Early this month the dean of students of the Hebrew University of Jerusalem, Prof. Yehuda Shavit, sent a letter to students in response to “instances of illegal political activities by a group of students.” The communication followed a demonstration that was held by leftist student groups without a permit. Shavit wrote that the university summoned the Border Police when the protesters refused to identify themselves to campus security officers or to disperse. He stressed that the recurrence of unauthorized activities could lead to the prohibition of all such public activities on campus.
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The Hebrew University has to ask itself some pointed questions. For example, how is it possible that activity “not in keeping with regulations” justifies summoning the Border Police? One might also wonder under what moral code is it more important to preserve academic freedom — that is, universities’ political neutrality — than to lead, or at least allow, the emergence of a movement that would oppose the oppressive Israeli regime.
The resistance to Argentina’s dictatorship, which suffered a death blow on the “Night of the Long Batons,” in 1966, when armed forces entered the University of Buenos Aires; France’s student revolution in May 1968; American opposition to the Vietnam War – all these are examples of opposition to government injustice that was born on college campuses. From where will such resistance emerge, if not from there? Now that organized labor has been crushed and is not producing new leaders, the universities are the only hope, the place where we could expect the spirit of resistance to create a new leadership. But where is our “Danny the Red,” who led the student resistance in France? Our Danny is finishing up his M.B.A. at the Interdisciplinary Center in Herzliya’s Arison School of Business.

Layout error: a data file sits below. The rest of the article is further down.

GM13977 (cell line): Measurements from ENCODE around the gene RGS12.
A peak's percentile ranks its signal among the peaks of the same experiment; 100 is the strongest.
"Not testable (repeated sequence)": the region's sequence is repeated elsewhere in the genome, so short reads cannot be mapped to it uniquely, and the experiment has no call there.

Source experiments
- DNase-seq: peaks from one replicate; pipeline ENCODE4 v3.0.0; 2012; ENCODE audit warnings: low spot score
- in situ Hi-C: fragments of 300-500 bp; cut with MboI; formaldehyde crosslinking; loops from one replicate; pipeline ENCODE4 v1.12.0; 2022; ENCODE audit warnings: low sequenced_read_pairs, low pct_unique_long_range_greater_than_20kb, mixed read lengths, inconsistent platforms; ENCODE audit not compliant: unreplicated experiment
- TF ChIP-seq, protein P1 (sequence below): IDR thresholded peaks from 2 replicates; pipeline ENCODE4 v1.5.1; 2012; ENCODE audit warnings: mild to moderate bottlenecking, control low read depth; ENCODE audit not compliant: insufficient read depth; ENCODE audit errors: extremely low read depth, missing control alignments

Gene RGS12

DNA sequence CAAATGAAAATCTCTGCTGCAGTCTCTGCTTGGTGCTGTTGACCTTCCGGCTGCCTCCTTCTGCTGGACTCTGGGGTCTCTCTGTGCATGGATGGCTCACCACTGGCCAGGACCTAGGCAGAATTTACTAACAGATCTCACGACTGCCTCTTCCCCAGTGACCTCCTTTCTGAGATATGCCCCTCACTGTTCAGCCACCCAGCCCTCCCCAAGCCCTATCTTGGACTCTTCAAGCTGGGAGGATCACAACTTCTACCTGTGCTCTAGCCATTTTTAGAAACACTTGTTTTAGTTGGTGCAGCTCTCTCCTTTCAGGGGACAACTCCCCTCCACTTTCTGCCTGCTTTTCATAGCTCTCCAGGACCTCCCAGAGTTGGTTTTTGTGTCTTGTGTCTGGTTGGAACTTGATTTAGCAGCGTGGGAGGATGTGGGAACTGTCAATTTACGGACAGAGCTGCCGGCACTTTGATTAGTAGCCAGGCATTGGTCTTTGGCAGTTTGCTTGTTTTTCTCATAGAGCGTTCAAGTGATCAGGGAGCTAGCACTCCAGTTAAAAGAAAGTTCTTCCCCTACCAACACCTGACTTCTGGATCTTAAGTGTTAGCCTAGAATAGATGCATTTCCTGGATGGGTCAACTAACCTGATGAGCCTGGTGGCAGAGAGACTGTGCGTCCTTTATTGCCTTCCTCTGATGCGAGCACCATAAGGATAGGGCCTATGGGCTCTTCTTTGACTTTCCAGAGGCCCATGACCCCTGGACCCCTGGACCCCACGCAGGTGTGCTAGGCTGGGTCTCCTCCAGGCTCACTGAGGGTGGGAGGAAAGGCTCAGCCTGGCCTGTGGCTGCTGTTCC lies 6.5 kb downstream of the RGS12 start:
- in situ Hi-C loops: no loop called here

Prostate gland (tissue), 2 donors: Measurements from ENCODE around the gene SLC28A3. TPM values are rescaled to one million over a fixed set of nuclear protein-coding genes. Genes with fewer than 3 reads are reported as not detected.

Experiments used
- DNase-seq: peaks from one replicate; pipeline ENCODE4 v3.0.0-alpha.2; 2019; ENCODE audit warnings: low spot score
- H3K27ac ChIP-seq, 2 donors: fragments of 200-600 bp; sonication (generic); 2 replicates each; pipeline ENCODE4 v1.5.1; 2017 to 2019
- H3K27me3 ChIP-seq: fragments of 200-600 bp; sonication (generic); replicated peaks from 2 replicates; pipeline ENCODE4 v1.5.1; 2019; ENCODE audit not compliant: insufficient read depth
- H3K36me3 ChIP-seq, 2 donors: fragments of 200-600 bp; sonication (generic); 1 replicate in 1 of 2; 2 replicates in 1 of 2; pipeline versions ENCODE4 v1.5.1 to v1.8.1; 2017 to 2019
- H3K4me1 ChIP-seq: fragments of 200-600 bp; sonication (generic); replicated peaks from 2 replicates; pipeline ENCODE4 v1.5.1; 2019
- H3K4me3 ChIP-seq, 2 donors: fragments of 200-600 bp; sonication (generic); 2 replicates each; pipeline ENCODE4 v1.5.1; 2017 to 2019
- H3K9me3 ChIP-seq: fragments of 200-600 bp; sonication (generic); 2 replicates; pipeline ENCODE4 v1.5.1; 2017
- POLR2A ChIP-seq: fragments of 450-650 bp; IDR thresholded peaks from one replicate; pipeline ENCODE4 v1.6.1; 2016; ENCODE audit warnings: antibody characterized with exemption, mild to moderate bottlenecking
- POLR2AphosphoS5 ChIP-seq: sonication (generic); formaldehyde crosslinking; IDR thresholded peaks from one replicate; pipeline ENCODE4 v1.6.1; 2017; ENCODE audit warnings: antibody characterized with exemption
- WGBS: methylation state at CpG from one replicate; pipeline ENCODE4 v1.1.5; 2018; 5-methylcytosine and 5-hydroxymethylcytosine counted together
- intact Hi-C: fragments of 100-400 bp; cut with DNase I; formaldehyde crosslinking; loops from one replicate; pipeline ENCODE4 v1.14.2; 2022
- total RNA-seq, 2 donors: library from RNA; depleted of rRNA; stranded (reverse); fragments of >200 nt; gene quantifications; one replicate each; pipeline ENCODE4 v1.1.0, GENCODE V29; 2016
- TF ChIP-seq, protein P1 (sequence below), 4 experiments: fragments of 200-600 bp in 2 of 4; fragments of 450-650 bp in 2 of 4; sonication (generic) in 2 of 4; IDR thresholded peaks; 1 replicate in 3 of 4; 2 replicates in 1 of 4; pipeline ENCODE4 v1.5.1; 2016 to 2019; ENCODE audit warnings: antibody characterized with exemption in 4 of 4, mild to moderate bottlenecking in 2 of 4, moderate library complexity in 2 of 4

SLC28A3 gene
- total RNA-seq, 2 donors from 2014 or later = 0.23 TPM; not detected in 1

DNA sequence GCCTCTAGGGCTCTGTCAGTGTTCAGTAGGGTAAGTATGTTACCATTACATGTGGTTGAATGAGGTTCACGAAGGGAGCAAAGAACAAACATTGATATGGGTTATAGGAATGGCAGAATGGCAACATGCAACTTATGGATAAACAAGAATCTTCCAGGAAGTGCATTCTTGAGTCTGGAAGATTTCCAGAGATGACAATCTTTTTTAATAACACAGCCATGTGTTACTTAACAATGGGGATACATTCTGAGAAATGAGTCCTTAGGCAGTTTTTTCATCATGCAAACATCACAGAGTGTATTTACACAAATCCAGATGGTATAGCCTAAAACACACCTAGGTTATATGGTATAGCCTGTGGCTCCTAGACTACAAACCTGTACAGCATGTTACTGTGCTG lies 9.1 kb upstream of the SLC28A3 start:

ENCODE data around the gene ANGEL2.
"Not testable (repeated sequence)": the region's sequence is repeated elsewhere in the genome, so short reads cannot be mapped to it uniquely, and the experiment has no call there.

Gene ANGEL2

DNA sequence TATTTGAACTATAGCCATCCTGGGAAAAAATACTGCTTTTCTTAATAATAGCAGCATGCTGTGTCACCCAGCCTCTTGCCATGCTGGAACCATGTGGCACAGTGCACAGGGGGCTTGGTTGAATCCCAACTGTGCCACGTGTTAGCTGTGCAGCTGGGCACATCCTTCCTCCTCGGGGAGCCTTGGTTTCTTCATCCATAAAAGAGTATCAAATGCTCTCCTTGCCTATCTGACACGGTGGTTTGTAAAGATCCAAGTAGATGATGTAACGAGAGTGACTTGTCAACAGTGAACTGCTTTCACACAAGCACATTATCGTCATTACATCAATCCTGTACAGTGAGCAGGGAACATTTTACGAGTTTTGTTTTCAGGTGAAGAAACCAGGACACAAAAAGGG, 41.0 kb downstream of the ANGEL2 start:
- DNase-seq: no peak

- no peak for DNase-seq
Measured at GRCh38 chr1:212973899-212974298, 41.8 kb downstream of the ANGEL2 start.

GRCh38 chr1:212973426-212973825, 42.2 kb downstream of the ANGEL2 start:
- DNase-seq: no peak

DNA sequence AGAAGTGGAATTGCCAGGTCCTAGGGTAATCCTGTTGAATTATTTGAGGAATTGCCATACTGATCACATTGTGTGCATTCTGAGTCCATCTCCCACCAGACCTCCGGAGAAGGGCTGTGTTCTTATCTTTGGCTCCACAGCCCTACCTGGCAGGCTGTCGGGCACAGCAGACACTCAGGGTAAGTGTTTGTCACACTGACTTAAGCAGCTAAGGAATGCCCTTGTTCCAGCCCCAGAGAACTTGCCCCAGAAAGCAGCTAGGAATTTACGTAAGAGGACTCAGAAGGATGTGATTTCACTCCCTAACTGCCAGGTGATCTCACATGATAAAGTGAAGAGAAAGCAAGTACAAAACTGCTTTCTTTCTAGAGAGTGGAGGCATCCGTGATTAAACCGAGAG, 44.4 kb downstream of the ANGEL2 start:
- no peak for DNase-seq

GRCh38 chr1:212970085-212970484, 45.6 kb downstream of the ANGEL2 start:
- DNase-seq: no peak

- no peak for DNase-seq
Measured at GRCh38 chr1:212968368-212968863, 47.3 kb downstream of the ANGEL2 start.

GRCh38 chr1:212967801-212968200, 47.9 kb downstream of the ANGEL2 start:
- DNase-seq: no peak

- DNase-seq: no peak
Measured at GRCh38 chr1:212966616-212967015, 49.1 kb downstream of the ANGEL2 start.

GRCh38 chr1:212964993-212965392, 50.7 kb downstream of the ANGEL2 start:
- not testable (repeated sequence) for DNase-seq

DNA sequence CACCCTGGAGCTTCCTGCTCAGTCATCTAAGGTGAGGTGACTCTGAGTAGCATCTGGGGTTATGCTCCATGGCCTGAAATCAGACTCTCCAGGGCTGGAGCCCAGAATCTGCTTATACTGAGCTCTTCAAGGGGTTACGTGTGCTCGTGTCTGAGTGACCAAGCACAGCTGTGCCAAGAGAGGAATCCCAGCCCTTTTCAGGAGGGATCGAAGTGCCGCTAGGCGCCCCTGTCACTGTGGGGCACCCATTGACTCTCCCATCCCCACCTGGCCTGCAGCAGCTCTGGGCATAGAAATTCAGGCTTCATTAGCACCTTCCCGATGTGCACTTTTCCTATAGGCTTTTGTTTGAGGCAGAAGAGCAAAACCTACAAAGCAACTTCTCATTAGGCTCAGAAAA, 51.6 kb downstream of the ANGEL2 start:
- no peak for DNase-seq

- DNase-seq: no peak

When the IDC explains that “leaders aren’t born, they’re made,” it’s important to ask what leadership means to them and how their concept of leadership is congruent with the demand that universities be apolitical. This question is valid with regard to all the universities training the next generation of national leaders, and particularly the Hebrew University, which rushed to suppress a political awakening on its campus.
In Israel no true leadership is possible unless it emerges from opposition to the occupation and the economics derived from it. As long as the universities seek to preserve neutrality and impart that to their students, they will never be more than schools for collaborators.
As with all bad regimes throughout history, there is no way to live under a bad government without inheriting its moral stain unless one rebels against it. All the relevant mechanisms must be questioned – the army and the settlements, of course, but no less the economy, the justice system, the media, the education system and the universities, science, art and even basketball.
Historical comparisons between Israel and dark regimes; wondering if the Israeli occupation is the result of an ideological mechanism or a vestige of colonialism, or even a tool in an American imperialist game – it doesn’t matter which you choose, but we must accept that a historic responsibility derives from that choice of reference. We must ask ourselves who we are in all this. Are we prepared to oppose the regime and pay the price, or in the end are we collaborators?
With this in mind, there’s no reason to be surprised by the Hebrew University’s decision to make additional cuts in the Faculty of Humanities; one can view this move as another step in its battle against its own politicization. How much support could we expect for a faculty that encourages critical thinking and inculcates values in its students that transcend commercial value, from a university whose administration puts its regulations above a struggle for justice?